Mary Cheh: DC Council should seek middle ground on Initiative 77
District residents are currently debating whether the DC Council should overturn voter approval of Initiative 77, which would raise the wages of tipped workers. The initiative passed by a comfortable margin (56 percent to 44 percent) and would mandate the same minimum wage for tipped workers such as servers, bartenders, bellhops, salon employees and others as is required for all other workers ($15 per hour in 2020).
Although employers must now make up the difference between a worker’s tips and the minimum wage, that is not always done — and, in any event, experience with the “one minimum wage” in seven other jurisdictions shows that wages for the lowest income tipped workers (mostly women) rises overall. The minimum wage thus becomes a reliable base salary, with tips on top, and not a ceiling on income. Opponents of the initiative have said that restaurants cannot bear the extra labor costs, that jobs will be lost, that establishments won’t open here or will move to surrounding jurisdictions, and that servers’ tips will dry up. Although these dire scenarios have not come to pass elsewhere, opponents say DC is somehow unique and experience in other jurisdictions is not a guide.
But now, whether one voted for or against the initiative (I voted in favor), the issue is whether the DC Council should override the vote. Critics of the measure say that voter turnout was too low and the phrasing of the initiative too misleading for it to stand. Others, including some who voted against Initiative 77, say that a council repeal is anti-democratic and disrespectful of the voters, a charge that carries particular sting in the District. But the council has the authority to overturn an initiative and has done so in the past. And there is already a majority of council members who have signed on to a repeal bill. Given this reality, it may seem that the initiative is doomed.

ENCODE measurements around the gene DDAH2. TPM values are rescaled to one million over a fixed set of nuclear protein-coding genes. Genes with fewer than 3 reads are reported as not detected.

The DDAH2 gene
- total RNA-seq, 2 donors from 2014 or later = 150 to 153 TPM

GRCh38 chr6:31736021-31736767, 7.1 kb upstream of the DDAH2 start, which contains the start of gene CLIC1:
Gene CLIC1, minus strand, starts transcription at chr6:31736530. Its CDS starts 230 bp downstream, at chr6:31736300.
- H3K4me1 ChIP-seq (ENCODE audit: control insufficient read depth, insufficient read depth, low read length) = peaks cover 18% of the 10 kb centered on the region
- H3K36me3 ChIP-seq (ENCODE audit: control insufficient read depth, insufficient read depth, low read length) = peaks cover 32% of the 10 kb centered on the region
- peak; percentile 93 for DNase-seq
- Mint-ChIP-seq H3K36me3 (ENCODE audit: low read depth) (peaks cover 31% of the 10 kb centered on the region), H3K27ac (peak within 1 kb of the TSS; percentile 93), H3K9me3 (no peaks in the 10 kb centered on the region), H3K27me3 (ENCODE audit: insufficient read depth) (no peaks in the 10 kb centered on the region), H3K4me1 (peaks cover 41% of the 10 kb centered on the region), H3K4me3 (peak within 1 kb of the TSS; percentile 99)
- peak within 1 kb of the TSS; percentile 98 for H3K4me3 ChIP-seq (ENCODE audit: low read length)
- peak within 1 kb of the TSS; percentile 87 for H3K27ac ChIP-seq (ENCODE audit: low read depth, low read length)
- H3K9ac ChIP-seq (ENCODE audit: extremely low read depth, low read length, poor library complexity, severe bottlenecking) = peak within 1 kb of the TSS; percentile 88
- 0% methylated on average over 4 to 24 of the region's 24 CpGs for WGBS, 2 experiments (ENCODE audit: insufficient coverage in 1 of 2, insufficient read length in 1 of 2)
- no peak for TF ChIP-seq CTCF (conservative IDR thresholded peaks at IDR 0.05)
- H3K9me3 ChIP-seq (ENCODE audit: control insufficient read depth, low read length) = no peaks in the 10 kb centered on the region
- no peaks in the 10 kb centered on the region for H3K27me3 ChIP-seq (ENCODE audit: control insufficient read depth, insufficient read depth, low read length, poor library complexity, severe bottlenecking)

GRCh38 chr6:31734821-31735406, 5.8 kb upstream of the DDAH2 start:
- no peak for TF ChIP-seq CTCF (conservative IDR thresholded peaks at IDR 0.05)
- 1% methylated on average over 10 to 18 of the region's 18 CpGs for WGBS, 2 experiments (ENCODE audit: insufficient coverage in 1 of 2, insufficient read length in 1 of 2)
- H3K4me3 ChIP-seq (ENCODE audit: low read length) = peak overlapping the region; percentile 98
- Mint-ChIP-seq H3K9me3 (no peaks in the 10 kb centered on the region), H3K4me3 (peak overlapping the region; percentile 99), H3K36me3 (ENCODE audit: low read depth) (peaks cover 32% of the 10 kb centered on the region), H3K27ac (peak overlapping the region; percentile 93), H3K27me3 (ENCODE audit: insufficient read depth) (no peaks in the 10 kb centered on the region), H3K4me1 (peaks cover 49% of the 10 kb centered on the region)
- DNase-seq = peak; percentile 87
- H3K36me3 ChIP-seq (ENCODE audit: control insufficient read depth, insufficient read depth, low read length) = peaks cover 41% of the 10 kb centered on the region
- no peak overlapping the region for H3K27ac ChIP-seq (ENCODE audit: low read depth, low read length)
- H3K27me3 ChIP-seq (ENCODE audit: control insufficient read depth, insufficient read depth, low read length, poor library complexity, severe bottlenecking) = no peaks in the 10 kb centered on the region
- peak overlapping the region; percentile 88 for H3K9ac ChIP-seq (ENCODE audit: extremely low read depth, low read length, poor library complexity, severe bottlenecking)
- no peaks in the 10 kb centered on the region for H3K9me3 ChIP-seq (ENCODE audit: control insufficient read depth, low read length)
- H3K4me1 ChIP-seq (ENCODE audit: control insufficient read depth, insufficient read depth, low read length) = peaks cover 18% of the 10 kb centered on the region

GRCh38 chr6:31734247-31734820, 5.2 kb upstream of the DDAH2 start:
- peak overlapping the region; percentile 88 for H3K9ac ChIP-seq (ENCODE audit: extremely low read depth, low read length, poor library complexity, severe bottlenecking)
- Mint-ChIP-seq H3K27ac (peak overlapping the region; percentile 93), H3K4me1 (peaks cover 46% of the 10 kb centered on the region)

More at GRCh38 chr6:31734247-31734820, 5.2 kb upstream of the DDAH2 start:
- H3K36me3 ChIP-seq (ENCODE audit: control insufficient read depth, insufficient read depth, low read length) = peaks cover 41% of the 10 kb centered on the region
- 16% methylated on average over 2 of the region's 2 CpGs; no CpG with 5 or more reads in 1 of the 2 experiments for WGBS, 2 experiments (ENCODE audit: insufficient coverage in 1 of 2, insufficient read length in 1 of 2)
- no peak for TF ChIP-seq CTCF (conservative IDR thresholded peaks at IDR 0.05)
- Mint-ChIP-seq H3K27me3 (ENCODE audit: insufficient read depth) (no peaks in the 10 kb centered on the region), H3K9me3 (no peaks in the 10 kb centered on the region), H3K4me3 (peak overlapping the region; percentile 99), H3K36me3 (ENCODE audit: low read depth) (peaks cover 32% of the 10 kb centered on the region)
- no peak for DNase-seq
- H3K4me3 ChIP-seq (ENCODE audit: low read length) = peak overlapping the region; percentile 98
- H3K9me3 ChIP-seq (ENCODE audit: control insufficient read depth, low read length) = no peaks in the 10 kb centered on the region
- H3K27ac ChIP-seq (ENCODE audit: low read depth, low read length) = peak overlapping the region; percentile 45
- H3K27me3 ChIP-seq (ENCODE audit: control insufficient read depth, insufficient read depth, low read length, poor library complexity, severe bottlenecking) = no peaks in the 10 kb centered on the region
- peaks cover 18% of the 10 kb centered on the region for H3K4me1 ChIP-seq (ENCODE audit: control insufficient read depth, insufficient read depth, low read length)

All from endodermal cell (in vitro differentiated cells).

I would like to suggest, however, that we think of the bill — and the process it triggers — as an opportunity for compromise. If the repealer moves, there will have to be a hearing (now scheduled for Sept. 17), a committee markup, two votes by the council, the signature of the mayor, and congressional acquiescence. It does not have to be a “yes” or “no”: There is an opportunity to reach a middle ground.
The goals of the initiative and the concerns of the restaurant industry can both be addressed if the period of implementation for “one wage” is stretched over a longer period of time — namely, 15 years. If that were done, the objectives of the initiative could be met and any burden on restaurants would be manifestly manageable. Consider, for example, moving a $5 minimum wage to a $15 minimum wage over 15 years; that would translate to an hourly increase of only 66 cents an hour each year. The long implementation would also give lawmakers the opportunity to respond to any negative or unintended consequences. And, in the interim, there would similarly be opportunities to improve conditions for workers. Restaurant owners with whom I’ve spoken have expressed a willingness to increase benefits packages for very-low-wage tipped workers.
I think there is or can be agreement around two essential points: Wages of very-low-wage tipped workers — again, mostly women — should rise, and the restaurant industry should remain vibrant. If we go forward with the repeal bill (and by all accounts the votes are there to do just that), the legislative process — which includes the power of amendment — gives us a chance to find a reasonable alternative to simply “yes” or “no.” We can address the concerns of the business community and respect the will of the voters.
Mary M. Cheh represents Ward 3 on the DC Council.
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